This species, revered in Australian Aboriginal culture but reviled by ranchers, has become the island continent’s No. 1 predator since the Tasmanian tiger disappeared in the last century.
the position of the dingo on the scale of evolution has been a source of division for a long timetold AFP the co-author of the study, Bill Ballard, of La Trobe and Melbourne universities.
Some believe that these slender canids with reddish-brown coats, introduced to Australia 5,000 to 8,500 years ago, are simply an alternative form of the domesticated dog.
The new study, the result of a collaboration of 26 authors from 10 countries, compared the genome of a female desert dingo named Sandy, rescued in 2014 with her siblings, to those of five species of tame dogs and that of the Greenland wolf.
Their discovery? The genome of the dingo is structurally distinct from that of the boxer, the German shepherd, the basenji (or Congo terrier), the great dane or the Labrador.
However, Sandy’s genome still had more similarities with these domestic dogs than with the Greenland wolf. Of the breeds sampled, the dingo was closest to the German Shepherd.
Sandy the desert dingo is in an intermediate position between the wolf and the domestic dogsconcluded Bill Ballard who, to get to the bottom of it, will also sequence, with his team, the genome of the alpine dingo, a species from the Australian Alps, in the east of the country.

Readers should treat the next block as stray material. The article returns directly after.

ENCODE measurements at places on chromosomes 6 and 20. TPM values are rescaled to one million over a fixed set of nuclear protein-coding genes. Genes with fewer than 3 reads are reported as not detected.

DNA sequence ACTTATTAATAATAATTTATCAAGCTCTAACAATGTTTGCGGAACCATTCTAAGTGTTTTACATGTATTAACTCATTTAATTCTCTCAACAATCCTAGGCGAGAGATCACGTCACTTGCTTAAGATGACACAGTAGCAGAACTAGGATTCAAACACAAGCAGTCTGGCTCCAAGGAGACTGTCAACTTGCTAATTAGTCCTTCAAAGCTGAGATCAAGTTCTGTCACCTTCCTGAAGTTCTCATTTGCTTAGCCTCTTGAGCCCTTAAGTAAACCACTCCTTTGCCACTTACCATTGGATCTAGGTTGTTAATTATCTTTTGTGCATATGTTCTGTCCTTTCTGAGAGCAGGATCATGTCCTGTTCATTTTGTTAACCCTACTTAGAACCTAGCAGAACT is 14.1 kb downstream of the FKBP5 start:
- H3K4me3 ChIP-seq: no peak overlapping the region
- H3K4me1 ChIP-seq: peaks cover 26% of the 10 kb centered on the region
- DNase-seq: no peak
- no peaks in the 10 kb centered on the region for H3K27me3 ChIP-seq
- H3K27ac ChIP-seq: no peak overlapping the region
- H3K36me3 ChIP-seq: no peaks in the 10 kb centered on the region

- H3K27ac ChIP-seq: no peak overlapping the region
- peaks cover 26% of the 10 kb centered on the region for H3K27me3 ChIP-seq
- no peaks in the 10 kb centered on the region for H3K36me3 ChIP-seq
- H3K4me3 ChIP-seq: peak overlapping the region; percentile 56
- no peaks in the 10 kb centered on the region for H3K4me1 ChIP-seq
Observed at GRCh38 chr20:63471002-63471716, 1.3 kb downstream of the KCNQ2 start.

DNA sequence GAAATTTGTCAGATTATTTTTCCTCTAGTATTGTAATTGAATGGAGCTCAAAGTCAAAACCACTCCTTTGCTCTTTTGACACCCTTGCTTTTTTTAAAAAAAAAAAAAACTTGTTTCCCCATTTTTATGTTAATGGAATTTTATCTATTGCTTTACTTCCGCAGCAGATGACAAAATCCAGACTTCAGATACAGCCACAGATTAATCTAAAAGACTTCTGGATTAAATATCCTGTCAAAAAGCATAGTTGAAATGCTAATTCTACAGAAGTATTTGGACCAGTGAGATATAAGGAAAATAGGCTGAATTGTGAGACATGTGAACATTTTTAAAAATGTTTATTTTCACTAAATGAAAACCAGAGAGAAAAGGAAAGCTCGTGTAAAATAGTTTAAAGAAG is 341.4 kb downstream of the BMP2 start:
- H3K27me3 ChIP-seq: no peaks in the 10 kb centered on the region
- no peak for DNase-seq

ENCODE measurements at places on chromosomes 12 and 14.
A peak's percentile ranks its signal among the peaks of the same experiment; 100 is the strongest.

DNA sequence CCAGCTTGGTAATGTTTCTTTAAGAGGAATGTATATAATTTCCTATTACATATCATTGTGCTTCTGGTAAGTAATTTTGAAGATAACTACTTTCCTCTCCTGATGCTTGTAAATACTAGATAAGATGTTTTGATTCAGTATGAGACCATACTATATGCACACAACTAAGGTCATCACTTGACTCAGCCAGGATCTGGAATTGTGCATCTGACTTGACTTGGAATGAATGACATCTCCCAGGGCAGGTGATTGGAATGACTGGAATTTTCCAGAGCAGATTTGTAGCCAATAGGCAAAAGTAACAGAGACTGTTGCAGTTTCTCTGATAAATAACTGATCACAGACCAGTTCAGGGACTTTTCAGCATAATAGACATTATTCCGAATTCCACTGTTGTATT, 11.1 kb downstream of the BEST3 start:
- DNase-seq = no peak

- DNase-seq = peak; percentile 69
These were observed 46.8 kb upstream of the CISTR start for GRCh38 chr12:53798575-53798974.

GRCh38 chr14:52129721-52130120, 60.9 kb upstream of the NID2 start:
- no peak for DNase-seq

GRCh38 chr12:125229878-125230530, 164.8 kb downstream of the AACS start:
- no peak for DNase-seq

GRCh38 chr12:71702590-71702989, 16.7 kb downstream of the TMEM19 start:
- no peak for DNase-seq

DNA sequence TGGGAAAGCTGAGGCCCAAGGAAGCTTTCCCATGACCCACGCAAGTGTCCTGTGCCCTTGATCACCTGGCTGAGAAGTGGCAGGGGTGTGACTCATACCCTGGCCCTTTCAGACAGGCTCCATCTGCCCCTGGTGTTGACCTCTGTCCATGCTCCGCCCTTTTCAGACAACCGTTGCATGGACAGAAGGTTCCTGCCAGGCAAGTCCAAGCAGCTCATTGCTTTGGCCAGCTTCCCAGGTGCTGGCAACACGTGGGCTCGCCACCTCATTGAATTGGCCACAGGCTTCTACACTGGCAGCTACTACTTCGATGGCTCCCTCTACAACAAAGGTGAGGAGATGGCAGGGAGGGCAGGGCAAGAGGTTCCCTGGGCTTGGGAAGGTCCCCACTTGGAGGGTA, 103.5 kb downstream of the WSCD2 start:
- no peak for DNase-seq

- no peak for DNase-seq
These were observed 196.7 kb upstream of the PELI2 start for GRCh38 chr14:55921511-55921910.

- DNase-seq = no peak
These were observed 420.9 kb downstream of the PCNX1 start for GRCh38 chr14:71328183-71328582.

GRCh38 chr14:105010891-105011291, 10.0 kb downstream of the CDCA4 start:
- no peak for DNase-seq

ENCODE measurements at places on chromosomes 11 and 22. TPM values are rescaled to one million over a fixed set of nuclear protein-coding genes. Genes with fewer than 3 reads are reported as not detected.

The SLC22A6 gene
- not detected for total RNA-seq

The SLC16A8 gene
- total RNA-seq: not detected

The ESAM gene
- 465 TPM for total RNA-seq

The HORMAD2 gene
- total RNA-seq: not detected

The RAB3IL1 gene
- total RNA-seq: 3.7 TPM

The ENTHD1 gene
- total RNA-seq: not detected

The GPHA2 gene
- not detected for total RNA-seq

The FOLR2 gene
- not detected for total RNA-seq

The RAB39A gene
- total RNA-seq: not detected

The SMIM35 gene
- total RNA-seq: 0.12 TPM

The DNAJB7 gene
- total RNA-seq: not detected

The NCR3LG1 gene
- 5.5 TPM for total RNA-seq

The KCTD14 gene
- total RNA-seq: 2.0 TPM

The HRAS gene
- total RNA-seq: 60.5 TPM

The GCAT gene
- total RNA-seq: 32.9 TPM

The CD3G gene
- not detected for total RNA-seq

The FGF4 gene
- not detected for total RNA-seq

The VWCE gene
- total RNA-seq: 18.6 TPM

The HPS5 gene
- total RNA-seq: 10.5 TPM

The team of researchers hope their research into the evolution of the dingo will shed light on the history of the ancient peoples who brought them with them from Southeast Asia.
At some point they had to cross an arm of water with some nomadic peopleunderlines Bill Ballard.
Are they Aboriginal Australians or people who have come into contact with Aboriginal peoples? We do not know itcontinues the researcher.
Once the alpine dingo’s genome has been sequenced, the research team hopes to learn more about the timeline of events and begin to answer other questions, including whether it was a single or multi-episode migration.
hated by farmers
Like the wolf in North America, the dingo is a source of deep division. On the one hand, its image is romanticized by urban populations and it plays a prominent role in indigenous culture, but on the other, this animal is hated by farmers, who fear its alleged attacks on livestock.
According to Bill Ballard, who has also studied the metabolism of dingoes, however, these canines evolved to hunt small marsupials and are not able to easily digest high-fat foods. Lambs are more likely to be chased and killed by wild dogs or hybrids.
He hopes to be able to test this theory in future behavioral studies and thus exonerate the dingo.